GO WITH ME by Castle Freeman, Jr.

Book Quote:

“You’re telling me I have to wait till he does something, till he gets to me, kills me, before you can do anything.”

“You could put it that way, I guess,” the sheriff said.

“How would you put it?”

“That way.”

Book Review:

Reviewed by Lynn Harnett (JAN 15, 2010)

We actually get to meet the iconic Sheriff Ripley Wingate in Freeman’s acclaimed, dialogue-driven third novel. Ripley only appears briefly – at the beginning and the end – but he sets the story going and his existence is something of a reassurance to the good ol’ woodchucks that gather and blather at Whizzer’s defunct sawmill.

A scared, defiant young woman, Lillian, comes to Wingate for protection against the thuggish Blackway. She has offended Blackway and in return he has stalked her, trashed her car and killed her cat. She believes, with reason, he is going to kill her. But Wingate tells her there’s nothing he – the law – can do.

But just because the law can’t help doesn’t mean nobody can. Wingate sends her to Whizzer who assembles an unprepossessing duo – a hulking, taciturn, non-too-bright boy and a decrepit old man – to go with her and find Blackway. Nobody seems to be too sure what happens when they find him, but off they go.

The action switches between the trio’s journey and the old geezers sitting commentary at the sawmill – a backwoods Greek chorus hopeful, even confident, that an act of uncertain chivalry will improve all their lives.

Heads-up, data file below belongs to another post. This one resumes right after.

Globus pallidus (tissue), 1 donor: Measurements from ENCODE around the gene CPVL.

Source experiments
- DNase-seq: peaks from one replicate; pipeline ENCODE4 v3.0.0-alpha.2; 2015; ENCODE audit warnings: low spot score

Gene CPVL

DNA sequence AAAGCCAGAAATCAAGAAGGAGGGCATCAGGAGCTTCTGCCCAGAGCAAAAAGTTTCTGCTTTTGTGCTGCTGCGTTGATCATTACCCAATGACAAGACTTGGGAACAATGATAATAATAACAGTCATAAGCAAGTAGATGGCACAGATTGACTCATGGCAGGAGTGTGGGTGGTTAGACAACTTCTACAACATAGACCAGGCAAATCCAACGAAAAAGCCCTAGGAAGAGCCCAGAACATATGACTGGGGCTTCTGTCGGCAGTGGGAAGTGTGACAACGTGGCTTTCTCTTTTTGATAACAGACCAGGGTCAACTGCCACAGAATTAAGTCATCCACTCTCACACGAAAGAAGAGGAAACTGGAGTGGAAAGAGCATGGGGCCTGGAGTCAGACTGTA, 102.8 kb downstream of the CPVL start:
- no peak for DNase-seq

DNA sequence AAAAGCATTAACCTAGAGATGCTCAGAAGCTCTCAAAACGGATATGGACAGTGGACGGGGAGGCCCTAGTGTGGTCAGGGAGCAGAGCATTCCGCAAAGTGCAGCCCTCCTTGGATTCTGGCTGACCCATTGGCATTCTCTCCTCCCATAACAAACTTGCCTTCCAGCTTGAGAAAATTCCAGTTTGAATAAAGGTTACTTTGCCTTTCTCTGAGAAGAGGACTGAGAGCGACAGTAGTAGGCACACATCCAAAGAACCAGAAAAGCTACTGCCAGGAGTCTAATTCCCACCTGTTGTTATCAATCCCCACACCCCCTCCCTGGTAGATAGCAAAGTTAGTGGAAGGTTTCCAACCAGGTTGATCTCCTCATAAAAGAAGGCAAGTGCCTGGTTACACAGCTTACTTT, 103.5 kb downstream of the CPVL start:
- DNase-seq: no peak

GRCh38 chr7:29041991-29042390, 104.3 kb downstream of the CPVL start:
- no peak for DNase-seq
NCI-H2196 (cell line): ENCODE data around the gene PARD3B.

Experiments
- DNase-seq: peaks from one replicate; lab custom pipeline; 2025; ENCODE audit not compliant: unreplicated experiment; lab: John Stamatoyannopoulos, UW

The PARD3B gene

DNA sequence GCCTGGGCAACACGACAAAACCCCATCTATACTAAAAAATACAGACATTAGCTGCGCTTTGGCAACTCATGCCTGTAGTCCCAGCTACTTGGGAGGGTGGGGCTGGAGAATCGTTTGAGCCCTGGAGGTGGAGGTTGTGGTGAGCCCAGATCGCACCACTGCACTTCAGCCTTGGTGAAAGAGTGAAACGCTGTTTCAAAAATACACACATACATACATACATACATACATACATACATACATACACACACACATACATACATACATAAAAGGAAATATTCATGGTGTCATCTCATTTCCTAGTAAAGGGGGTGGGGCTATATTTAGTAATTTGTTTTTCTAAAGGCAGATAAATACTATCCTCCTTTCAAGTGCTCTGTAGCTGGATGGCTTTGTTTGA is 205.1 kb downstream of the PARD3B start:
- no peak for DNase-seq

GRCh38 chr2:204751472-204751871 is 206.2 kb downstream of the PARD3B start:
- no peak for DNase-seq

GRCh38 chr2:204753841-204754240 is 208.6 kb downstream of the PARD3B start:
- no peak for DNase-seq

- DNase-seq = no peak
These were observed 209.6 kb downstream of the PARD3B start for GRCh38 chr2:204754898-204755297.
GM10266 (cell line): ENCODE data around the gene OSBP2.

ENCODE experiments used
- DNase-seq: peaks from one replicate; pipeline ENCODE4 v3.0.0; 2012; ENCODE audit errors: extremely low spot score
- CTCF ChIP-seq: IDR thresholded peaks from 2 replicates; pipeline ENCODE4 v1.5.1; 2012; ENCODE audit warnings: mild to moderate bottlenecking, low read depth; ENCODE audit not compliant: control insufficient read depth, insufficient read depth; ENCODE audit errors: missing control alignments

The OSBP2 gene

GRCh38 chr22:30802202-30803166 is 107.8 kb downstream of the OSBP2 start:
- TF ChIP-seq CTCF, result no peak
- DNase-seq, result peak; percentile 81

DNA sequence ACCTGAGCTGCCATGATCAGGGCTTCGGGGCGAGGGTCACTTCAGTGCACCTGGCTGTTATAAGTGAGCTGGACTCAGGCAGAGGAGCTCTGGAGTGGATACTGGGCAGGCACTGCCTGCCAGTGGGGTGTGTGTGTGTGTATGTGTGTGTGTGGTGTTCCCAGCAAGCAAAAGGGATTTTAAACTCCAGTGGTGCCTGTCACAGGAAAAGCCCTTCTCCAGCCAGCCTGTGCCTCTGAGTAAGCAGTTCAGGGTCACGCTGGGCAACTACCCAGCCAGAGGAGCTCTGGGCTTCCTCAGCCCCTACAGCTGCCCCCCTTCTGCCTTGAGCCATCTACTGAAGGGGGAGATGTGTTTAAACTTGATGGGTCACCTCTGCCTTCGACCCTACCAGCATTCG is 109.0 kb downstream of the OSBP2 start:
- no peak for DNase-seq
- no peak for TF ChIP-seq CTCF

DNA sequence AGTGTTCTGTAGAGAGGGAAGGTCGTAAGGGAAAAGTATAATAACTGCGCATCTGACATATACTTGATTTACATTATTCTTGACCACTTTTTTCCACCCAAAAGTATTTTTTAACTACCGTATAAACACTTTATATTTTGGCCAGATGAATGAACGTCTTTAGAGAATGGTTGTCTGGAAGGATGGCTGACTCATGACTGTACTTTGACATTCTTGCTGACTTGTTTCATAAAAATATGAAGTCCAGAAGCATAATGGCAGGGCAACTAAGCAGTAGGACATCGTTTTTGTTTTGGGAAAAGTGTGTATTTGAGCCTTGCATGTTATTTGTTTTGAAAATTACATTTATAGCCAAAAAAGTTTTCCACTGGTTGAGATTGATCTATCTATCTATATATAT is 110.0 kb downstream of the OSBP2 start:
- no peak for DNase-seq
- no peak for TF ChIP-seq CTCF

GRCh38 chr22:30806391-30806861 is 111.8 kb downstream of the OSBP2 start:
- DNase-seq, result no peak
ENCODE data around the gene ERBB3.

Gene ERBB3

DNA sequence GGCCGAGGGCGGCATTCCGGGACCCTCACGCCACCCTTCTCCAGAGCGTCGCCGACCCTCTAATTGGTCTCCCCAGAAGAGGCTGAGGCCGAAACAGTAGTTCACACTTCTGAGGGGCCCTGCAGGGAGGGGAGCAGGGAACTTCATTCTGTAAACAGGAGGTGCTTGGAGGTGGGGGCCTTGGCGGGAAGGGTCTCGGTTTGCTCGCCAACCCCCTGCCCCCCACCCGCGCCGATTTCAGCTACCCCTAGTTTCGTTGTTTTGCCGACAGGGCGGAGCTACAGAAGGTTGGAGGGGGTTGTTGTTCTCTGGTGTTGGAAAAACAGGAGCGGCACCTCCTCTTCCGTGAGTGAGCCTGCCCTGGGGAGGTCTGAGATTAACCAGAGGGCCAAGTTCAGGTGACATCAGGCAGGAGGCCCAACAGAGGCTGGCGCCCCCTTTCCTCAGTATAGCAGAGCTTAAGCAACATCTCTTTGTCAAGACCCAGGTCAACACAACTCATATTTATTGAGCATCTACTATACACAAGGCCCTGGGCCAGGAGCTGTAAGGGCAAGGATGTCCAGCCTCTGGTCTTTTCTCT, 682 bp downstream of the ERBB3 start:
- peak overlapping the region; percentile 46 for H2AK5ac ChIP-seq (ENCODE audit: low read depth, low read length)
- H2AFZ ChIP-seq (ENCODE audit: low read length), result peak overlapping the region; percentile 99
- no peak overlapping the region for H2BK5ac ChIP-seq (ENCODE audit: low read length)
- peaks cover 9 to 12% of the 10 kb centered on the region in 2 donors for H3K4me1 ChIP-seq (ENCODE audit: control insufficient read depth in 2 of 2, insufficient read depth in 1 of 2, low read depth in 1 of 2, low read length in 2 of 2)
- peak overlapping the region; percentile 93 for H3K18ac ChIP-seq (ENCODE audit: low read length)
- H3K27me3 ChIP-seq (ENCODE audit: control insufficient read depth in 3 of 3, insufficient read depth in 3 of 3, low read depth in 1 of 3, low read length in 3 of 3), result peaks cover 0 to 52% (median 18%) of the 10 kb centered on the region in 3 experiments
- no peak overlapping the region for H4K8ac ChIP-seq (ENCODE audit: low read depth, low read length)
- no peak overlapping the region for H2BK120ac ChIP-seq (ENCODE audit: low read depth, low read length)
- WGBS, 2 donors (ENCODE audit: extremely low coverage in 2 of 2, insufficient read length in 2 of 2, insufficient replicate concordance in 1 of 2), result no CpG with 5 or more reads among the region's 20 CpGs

Defying categorization, Freeman’s lean, razor sharp novels rely on the volition of characters for page-turning suspense. Strategy and craftiness arise out of a complexity of people who know not only each other but also their father’s mother’s sisters pretty well. But the most predictable people can still surprise you all the time.

Place also defines the characters as much as the characters define the place. The Fort, a former garage, “was not the kind of bar where you stopped for a drink on your way home from work. It was the kind of bar where you stopped for many drinks on your way to work, until soon enough they fired you and you could spend the whole day at the Fort…. The Fort was a plain, businesslike place, a factory for the manufacture and upkeep of drunks.”

But the place where our heroes are going is worse. The Lost Towns is a lawless wilderness of timberland and bare sawdust dunes where more than a few hikers, loggers and campers have disappeared over the years, and where taking a man’s truck keys is a step over a no-going-back line.

Funny, dark, complex and lean, with a nod to the back-and-forth jawing of George V. Higgins, there’s not a wasted word, all the way to the nail-biting, dread-inducing conclusion.

AMAZON READER RATING: stars-4-0from 42 readers
PUBLISHER: Harper Perennial; Reprint edition (February 17, 2009)
REVIEWER: Lynn Harnett
AUTHOR WEBSITE: An interview with Castle Freeman, Jr. on Go With Me
EXTRAS: Reading Guide and Excerpt
MORE ON MOSTLYFICTION: Read our review of All That I Have

More sheriffing:

The Blight Way by Patrick F. McManus


January 15, 2010  Tags: , ,   Posted in: Book Club Choice, Humorous, Mystery/Suspense, NE & New York, Small Town, Top Picks

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